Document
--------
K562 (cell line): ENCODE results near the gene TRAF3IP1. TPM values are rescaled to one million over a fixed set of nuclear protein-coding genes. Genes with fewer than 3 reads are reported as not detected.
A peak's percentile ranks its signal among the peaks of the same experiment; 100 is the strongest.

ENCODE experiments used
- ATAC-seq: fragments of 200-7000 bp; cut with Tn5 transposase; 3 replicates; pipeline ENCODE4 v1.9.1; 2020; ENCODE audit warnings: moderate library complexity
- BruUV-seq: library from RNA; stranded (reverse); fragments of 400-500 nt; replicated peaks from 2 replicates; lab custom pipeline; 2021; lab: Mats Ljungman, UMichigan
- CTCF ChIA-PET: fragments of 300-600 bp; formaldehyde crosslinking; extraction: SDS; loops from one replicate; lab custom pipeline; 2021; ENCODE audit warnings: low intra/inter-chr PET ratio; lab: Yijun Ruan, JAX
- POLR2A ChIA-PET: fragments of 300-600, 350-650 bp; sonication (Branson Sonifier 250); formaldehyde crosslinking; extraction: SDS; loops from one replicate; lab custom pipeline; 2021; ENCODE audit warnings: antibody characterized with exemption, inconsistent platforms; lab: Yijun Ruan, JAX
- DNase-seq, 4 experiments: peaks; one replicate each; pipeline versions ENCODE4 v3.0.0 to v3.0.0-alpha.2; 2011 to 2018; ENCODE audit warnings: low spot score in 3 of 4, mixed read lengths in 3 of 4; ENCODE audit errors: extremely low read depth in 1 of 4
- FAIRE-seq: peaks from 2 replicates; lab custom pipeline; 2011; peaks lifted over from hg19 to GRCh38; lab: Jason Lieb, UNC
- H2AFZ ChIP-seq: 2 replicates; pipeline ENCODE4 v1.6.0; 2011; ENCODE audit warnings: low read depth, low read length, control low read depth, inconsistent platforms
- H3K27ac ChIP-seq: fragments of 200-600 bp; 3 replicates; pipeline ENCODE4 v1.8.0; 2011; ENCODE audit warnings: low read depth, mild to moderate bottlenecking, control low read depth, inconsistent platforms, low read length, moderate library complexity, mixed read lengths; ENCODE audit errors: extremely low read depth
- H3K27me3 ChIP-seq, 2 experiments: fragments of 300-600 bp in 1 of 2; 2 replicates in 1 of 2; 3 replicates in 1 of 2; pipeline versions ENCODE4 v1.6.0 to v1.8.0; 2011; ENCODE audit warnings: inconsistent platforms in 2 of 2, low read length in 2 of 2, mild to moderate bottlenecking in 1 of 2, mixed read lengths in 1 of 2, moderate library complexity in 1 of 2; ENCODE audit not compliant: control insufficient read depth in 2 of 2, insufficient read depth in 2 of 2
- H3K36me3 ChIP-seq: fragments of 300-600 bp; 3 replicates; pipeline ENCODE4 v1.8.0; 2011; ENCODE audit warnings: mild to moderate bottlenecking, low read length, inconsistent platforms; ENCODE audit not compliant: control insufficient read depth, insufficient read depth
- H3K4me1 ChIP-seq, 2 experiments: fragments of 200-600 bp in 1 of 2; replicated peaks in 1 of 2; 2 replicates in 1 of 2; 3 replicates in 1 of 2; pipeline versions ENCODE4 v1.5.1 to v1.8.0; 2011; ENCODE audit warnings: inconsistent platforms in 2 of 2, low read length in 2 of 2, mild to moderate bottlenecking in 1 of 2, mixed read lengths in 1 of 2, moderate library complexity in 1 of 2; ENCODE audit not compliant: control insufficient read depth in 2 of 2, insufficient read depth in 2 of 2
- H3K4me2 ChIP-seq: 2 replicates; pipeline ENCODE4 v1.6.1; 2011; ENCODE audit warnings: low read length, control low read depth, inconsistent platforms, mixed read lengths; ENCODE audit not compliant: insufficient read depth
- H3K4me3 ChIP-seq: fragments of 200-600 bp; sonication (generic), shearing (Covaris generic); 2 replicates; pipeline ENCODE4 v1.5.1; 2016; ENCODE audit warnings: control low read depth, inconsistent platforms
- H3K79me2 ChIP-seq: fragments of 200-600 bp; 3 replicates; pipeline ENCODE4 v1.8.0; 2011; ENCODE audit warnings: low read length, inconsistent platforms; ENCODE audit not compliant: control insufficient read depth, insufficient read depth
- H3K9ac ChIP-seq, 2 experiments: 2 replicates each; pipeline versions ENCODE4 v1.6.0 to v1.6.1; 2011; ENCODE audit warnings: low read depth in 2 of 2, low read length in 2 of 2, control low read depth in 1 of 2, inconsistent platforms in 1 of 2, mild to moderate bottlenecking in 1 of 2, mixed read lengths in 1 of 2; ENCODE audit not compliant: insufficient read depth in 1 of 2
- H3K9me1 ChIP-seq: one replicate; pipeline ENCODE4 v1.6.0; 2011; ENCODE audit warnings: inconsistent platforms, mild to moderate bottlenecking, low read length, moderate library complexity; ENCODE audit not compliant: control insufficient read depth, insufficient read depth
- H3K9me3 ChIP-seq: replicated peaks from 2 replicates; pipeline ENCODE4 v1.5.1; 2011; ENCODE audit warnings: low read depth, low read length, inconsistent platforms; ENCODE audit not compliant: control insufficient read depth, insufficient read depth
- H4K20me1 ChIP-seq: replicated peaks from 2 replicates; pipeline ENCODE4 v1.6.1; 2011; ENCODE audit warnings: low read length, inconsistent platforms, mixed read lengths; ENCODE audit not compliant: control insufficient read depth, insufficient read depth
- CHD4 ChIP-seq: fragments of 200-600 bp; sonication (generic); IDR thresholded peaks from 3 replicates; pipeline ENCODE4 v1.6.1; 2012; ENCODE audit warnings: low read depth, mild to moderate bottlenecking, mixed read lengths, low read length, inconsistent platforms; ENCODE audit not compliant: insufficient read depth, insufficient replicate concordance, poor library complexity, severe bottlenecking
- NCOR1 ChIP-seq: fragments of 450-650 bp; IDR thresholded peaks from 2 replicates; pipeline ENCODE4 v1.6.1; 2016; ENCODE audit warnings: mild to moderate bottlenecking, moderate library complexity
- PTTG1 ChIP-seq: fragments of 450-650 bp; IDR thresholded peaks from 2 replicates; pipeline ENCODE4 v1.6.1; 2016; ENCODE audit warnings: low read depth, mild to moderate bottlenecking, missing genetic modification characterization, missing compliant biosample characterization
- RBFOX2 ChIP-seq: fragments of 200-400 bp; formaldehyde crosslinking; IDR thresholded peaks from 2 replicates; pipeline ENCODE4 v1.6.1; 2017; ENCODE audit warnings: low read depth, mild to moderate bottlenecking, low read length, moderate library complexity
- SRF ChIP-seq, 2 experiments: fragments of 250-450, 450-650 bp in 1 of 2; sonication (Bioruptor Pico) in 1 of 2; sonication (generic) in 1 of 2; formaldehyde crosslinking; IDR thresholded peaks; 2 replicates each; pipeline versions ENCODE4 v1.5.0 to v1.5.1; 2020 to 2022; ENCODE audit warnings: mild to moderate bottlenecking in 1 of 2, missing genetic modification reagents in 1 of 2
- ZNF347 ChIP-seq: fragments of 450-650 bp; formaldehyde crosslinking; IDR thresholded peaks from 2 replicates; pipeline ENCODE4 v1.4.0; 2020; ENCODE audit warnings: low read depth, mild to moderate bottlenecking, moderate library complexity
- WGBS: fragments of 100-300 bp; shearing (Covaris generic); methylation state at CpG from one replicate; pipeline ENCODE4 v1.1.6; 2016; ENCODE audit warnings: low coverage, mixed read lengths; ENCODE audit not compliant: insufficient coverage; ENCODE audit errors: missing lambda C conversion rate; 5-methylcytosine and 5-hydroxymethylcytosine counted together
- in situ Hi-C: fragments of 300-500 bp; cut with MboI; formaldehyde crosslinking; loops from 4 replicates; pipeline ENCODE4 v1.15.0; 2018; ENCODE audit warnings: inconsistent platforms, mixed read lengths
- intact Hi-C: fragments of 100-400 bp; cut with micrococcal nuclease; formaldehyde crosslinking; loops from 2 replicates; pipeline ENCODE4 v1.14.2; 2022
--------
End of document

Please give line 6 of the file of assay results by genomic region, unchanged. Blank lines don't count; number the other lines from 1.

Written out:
- CTCF ChIA-PET: fragments of 300-600 bp; formaldehyde crosslinking; extraction: SDS; loops from one replicate; lab custom pipeline; 2021; ENCODE audit warnings: low intra/inter-chr PET ratio; lab: Yijun Ruan, JAX